Part 1 of Hidden Gems on Simplifier.net That Make Your FHIR Work Easier
Welcome to this three-part blog series about Simplifier.net features you may not yet know about! We will dive into features that are just beneath the surface and explore how they are used by different organizations and myself as a FHIR consultant.
This first post starts with general information followed by useful features around projects and resources on Simplifier.net.
- Part 1 – Project and resources features
Simplifier? Simplify what?
Perhaps you are new to Simplifier.net. What does it simplify or what does it do? In one sentence: it is an online collaboration platform for FHIR projects, allowing you to document your FHIR specifications and share them as stable, versioned FHIR packages with your colleagues or the FHIR implementation community.
Simplifier.net and Forge are the perfect match. Create FHIR profiles with Forge, collaborate on and publish projects with Simplifier.net. There are numerous ways to create the definitions required by your FHIR project, but Forge is probably the easiest way to do it. It is the only feature-complete graphical user interface and the de-facto standard for FHIR “profiling”. It allows you to create FHIR profiles, extensions, logical models, search parameters and operation definitions in an easy to understand desktop user interface, providing real-time validation feedback. And when you’re ready, you can share them on Simplifier.net.
Defining projects and resources
To avoid confusion, let’s agree on the definition of projects and resources.
Simplifier.net organizes content like implementation guides and resources (more on this shortly) into projects. A project is a coherent set of resources that share a common use case, goal, or purpose. Although a project can contain resources of multiple FHIR versions, it is best to stick to one. This is more widely supported and prevents confusion with your consumers.
We call everything that goes inside projects resources. This can be any kind of FHIR resource, like StructureDefinitions, which are also known as profiles, or instances/examples of FHIR resources, like an Observation resource. Other noteworthy supported FHIR related resources are implementation guides, logical models, package manifests and mapping files for the FHIR mapping language. Although we try to keep Simplifier.net a specialized FHIR repository, it is possible to upload some non-FHIR files to a project for creating implementation guides, such as markdown text files, images, and CSS files.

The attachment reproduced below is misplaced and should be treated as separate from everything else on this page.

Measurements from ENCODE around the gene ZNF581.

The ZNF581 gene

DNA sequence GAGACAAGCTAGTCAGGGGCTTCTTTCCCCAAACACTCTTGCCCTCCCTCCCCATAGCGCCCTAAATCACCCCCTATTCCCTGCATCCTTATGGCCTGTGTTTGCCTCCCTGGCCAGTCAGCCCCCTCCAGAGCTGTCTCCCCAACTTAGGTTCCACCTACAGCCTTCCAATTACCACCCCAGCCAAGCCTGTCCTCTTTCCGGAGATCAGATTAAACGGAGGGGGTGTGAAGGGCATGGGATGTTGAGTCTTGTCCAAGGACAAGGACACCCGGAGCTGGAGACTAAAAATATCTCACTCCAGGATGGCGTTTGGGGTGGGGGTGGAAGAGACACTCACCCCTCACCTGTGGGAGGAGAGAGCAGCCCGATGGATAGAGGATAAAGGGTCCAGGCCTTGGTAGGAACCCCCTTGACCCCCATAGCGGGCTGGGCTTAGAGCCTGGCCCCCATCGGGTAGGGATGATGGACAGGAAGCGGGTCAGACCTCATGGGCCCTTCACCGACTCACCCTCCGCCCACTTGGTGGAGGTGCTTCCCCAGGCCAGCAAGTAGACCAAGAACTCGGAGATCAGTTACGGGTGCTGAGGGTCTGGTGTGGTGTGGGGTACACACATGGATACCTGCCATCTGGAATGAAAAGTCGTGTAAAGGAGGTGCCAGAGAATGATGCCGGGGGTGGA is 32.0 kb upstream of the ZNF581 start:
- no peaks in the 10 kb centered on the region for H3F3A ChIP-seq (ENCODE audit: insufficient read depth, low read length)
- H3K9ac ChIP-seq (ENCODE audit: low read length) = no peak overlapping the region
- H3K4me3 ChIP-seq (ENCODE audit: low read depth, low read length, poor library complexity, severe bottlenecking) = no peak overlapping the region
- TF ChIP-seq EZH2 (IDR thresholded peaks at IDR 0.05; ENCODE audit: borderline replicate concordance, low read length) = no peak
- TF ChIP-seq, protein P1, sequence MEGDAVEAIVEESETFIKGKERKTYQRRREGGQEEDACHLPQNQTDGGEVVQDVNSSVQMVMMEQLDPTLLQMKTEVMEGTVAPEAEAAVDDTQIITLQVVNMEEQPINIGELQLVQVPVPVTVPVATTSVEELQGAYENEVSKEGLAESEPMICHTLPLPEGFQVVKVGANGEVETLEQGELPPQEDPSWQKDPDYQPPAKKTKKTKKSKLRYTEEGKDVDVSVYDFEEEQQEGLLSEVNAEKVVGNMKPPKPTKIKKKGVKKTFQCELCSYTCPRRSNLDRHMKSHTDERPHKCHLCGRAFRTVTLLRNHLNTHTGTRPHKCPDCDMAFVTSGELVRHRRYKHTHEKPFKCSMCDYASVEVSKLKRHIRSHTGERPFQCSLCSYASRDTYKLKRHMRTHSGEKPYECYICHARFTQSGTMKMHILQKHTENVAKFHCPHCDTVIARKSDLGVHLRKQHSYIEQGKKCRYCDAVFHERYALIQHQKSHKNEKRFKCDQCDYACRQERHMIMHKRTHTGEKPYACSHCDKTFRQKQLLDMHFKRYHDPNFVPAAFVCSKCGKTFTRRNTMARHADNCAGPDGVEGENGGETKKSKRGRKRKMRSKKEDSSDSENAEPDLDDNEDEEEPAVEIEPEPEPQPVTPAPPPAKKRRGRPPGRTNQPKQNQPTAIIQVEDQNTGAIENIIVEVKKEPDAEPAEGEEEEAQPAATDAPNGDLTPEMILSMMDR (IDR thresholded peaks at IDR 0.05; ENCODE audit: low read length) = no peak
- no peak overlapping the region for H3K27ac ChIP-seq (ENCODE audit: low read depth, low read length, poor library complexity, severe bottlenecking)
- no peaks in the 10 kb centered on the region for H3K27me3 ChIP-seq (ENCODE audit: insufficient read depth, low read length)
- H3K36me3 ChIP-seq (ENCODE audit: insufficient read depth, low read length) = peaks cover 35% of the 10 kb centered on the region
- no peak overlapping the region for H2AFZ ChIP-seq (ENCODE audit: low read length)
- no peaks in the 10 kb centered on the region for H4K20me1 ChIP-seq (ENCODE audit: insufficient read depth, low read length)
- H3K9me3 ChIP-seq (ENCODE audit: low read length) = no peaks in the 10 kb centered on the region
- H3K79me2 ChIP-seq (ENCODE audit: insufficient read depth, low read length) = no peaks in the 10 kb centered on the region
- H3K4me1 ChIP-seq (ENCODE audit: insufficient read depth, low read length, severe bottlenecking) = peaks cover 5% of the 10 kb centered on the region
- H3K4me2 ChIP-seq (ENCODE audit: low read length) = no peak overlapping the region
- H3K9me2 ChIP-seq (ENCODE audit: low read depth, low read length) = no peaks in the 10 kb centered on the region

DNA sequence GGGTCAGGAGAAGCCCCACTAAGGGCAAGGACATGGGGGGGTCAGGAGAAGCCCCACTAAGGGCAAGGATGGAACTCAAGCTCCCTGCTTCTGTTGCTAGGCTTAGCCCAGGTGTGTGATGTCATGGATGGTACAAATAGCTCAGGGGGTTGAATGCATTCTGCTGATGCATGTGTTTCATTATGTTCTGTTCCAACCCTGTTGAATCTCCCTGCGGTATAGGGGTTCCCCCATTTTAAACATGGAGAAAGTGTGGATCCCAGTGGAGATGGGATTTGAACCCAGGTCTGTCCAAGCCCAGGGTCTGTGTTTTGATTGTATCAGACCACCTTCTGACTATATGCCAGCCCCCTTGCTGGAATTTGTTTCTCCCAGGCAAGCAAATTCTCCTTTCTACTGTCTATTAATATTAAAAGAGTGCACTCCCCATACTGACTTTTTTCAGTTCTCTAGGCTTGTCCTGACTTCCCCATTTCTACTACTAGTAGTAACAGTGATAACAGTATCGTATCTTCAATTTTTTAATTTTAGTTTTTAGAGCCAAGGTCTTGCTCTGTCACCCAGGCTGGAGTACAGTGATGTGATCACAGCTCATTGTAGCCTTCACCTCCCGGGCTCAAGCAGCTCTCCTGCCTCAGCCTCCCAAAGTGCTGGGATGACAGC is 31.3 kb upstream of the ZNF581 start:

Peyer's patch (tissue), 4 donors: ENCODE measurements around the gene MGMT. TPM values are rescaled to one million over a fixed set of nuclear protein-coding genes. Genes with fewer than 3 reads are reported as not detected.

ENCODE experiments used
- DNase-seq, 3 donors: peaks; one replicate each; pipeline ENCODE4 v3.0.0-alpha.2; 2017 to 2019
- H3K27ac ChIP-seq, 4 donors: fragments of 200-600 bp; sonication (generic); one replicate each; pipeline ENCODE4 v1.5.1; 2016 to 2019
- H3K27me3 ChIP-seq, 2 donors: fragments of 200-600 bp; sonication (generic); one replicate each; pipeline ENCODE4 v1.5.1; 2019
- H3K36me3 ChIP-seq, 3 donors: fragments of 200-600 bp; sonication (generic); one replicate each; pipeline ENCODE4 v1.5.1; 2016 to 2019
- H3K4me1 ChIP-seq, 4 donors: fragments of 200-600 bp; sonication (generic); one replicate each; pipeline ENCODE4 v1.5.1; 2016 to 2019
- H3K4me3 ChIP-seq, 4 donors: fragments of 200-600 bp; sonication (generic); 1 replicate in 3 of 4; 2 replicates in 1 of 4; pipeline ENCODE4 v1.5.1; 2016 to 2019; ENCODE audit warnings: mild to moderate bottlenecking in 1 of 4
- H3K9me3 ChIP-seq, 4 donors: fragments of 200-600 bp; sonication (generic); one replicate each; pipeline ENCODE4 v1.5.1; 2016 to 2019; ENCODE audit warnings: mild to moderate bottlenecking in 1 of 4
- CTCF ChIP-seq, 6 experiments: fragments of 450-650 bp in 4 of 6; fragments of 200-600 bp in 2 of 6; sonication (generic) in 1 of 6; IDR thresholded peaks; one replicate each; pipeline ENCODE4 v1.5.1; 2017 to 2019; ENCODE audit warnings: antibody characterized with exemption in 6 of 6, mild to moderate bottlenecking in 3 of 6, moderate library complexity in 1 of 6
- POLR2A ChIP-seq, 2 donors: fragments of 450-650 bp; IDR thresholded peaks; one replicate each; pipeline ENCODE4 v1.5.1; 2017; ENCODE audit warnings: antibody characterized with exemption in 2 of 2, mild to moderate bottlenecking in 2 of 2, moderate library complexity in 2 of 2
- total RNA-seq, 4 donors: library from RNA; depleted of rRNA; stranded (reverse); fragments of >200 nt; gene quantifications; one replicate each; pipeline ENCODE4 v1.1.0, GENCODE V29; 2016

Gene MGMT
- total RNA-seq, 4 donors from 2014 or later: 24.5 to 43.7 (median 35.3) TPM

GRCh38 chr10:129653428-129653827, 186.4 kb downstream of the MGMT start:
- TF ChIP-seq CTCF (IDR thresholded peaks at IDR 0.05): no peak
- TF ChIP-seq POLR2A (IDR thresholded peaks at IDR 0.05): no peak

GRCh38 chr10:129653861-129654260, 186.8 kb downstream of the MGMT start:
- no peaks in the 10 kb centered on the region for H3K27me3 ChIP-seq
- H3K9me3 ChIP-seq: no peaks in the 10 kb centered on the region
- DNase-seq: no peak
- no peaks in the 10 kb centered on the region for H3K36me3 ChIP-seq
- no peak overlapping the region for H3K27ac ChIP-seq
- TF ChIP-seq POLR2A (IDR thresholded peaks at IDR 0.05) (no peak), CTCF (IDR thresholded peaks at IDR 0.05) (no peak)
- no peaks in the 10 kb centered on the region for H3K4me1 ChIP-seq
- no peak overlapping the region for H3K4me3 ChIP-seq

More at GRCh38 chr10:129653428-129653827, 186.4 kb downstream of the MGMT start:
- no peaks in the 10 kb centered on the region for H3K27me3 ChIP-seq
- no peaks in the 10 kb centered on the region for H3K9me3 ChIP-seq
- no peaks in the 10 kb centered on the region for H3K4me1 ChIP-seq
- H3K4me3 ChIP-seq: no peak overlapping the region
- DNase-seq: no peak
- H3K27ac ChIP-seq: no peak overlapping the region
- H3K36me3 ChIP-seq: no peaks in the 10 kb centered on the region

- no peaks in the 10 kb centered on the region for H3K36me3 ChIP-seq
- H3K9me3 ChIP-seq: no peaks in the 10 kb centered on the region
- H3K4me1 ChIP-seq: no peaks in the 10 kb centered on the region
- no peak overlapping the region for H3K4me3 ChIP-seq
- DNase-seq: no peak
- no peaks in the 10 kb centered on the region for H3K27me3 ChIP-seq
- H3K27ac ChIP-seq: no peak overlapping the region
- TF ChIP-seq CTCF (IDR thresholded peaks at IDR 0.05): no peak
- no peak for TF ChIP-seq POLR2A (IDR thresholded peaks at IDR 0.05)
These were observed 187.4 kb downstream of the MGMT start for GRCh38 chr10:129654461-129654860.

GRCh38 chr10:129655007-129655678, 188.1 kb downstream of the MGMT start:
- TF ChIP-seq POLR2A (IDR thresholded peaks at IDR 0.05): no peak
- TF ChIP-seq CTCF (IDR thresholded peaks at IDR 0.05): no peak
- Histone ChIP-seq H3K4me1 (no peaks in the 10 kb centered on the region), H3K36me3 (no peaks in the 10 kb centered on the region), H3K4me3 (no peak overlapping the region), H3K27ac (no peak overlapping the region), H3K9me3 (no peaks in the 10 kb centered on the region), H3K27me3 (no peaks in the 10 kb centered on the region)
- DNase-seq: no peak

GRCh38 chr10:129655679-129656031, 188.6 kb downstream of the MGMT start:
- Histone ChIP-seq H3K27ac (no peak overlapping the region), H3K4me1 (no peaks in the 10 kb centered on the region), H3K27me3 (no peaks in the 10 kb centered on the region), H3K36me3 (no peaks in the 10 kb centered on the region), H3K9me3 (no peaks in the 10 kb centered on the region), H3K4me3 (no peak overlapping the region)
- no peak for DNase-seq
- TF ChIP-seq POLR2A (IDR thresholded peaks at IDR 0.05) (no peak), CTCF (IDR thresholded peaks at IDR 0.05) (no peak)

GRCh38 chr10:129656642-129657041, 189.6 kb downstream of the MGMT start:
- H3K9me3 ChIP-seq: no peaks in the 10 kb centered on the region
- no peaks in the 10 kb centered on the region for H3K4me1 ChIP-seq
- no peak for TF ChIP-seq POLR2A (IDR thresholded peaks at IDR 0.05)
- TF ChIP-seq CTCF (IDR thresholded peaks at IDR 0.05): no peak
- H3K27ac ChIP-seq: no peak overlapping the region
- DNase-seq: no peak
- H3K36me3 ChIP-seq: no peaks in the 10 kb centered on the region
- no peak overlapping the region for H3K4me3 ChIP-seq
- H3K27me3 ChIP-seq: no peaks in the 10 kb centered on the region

Now that we’re on the same page, we can dive into Simplifier.net features that help you efficiently manage your projects and resources.
FHIR and ZIP API
There are numerous ways to upload and interact with resources on Simplifier.net. The user interface supports uploading resources (individually or combined in a zip) from your computer, from a server (fetch from URL) or by copy-and-pasting. Among the paid features is a GitHub integration, that allows your project to be automatically updated.
Sometimes people overlook the FHIR and ZIP APIs of Simplifier.net. Every project is, in fact, a tiny FHIR server on its own that can be used to search for resources or to perform CRUD interactions with a client, authenticated with your Simplifier.net account. System-wide searches and history searches are also supported. To retrieve the endpoint of a project or resource, click on API in the top-right menu when visiting either a project or resource page.
Supported search parameters are described in the docs and follow the standard FHIR rules. For example, a search on a canonical identifier of a StructureDefinition is performed as follows:
GET https://fhir.simplifier.net/<project-key>/StructureDefinition?url=<canonical of resource>
It works similarly for a system-wide search on Simplifier:
GET https://fhir.simplifier.net/r4/StructureDefinition?url=<canonical of resource>
The project ZIP API is useful for synchronizing a whole project. A GET or PUT can be used on
https://api.simplifier.net/<project-key>/zip to retrieve or update your project in a zipped form. Example requests are shown in the docs. These API’s can be used to integrate standards development processes with Simplifier.net, to automate, for example, the synchronization with Simplifier.net as part of a build/publication process. Another use case from our customers is to periodically retrieve the project’s content as part of a back-up process. We use the API ourselves too. Forge uses the API to directly save resources into a Simplifier.net project.
Automate your FHIR work with Firely Terminal
Since we mentioned automation and integration into building pipelines, we should talk about Firely Terminal (formerly Torinox) too. We view it as the cross-platform Swiss army knife and command-line tool for all kinds of FHIR needs. And the best part? You can download and use it for free.
Firely Terminal contains a whole set of FHIR utilities. It provides client functionality for FHIR resources and FHIR package servers. It contains a lot of features for managing resources, such as splitting Bundles into individual resources or the other way around, transforming between XML and JSON, zipping and unzipping resources, and generating snapshots. It also contains a wide range of FHIR npm package management. More on this in the third blog post. Lastly, Firely Terminal includes the .NET validation logic for profiled resource validation.